In Argentina, figure for 2014 would be flat if it weren’t for the nationalization of YPF
Flows of foreign direct investment (FDI) toward Argentina declined 41 percent in 2014 to total US$6.61 billion — the smallest amount the country has received since 2009, the Economic Commission for Latin America and the Caribbean (ECLAC) revealed yesterday, linking the drop to the nationalization of YPF energy company.
The FDI index measures the funds used to nationalize the company as a divestment, cancelling out some of the inflows. Without the decline that was caused by YPF, FDI to Argentina would have been flat.
Argentina was hardly alone in seeing a drop in FDI last year as Latin America and the Caribbean as a whole saw a decrease of 16 percent, which totalled US$158.80 billion.
The decline in foreign direct investment for the region reversed the growing trend of the last decade — with the exception of declines in 2006 and 2009 — and with further reductions forecast for this year.
“The main reason for Argentina’s decline was the nationalization of YPF, which took place in 2012 but wasn’t settled until 2014. If it were not for this transaction, inflows into Argentina would have remained at a similar level to previous years,” ECLAC said. “The sectoral distribution of FDI in Argentina seems balanced between natural resources, manufacturing and services. The share of services has increased in recent years.”
Several major divestments took place last year in the region but the largest was in Argentina with YPF, according to the report. Argentina passed a law to partially renationalize YPF, which was owned by Spain’s Repsol. The compensation was decided only in 2014, with Argentina paying US$5 billion for Repsol’s 51 percent share. Repsol later sold a further 12 percent for US$1.311 billion.
ECLAC highlighted the increase in mining investments in the country, including US$450 million to be spent by Canada’s Yamana in the Cerro Moro project near Puerto Deseado. At the same time, the report mentioned the expansion plans of several auto manufacturers in Argentina such as Toyota (US$800 million), General Motors (U$720 million) and Fiat (US$300 million) and the “great potential” of oil exploration thanks to Vaca Muerta shale area.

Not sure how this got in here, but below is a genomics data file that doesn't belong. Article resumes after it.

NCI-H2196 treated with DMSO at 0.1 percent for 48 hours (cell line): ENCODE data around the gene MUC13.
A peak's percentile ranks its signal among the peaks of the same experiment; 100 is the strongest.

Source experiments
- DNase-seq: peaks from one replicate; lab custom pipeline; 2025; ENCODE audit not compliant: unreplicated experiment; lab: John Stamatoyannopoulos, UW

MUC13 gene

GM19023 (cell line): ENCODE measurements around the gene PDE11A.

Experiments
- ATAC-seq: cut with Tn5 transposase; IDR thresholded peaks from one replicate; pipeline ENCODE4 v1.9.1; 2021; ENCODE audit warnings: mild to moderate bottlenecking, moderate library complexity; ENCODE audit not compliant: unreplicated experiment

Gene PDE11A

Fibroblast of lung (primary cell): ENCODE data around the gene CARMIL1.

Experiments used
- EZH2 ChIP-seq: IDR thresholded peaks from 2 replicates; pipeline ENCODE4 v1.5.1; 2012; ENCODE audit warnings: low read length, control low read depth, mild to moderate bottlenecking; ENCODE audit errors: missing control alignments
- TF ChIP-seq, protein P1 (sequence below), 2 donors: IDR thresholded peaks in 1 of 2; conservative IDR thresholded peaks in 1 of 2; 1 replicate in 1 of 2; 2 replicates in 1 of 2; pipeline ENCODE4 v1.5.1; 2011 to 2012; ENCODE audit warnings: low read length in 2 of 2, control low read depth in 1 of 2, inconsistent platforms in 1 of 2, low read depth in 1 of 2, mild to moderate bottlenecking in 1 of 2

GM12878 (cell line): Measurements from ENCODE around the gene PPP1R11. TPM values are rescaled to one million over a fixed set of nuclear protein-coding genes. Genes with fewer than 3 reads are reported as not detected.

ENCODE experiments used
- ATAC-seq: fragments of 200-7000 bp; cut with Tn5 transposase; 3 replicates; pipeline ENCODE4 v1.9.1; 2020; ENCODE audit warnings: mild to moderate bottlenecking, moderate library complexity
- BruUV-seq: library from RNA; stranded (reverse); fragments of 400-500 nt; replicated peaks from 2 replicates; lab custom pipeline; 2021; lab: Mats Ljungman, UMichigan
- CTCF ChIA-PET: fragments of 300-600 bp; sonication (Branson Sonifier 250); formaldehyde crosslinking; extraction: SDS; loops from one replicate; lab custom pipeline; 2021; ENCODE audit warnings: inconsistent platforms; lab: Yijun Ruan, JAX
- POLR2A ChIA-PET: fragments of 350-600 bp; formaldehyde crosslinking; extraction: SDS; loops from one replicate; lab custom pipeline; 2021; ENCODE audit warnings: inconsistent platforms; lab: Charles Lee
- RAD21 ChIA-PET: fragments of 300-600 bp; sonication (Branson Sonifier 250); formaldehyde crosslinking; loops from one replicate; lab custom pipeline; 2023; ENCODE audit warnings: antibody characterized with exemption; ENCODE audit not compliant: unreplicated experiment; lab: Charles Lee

“Argentina has great potential for oil exploration, with the Vaca Muerta formation touted as a particularly abundant source of both shale gas and shale oil,” ECLAC said. “Since then, United States-based Chevron signed an agreement with YPF to invest US$1.6 billion to explore Vaca Muerta and Russia’s Gazprom is rumoured to have offered investments up to US$1 billion. Vaca Muerta exploration is expected to require a total investment of some US$ 15 billion. ”
Foreign direct investment inflows were affected last year by the region’s economic slowdown and lower prices for its raw material exports, according to ECLAC.
Brazil continued to be the biggest recipient of FDI in Latin America and the Caribbean, with no figures provided for the country due to a change in its methodology. After Brazil, Mexico was the second-largest recipient of FDI, with inflows of US$22.795 billion dollars in 2014, down 49 percent from 2013. The drop was explained by the purchase of Modelo brewery and the divestment of AT&T.
Europe (mainly the Netherlands) and the United States continue to be the main investors in the region. Meanwhile, FDI from China reached US$10 billion annually between 2010 and 2013, a figure that probably rose last year according to ECLAC due to the fact that Chinese companies participated in some of the biggest acquisitions in the region.
“ECLAC believes that Latin American and Caribbean countries’ policies should not be oriented toward recovering the amounts of FDI achieved in the last decade, but rather toward attracting the FDI that contributes to productive diversification,” ECLAC’s Executive Secretary Alicia Bárcena said. “This means articulating FDI with industrial policies and national development strategies based on equality and environmental sustainability.”
Date: May 28, 2015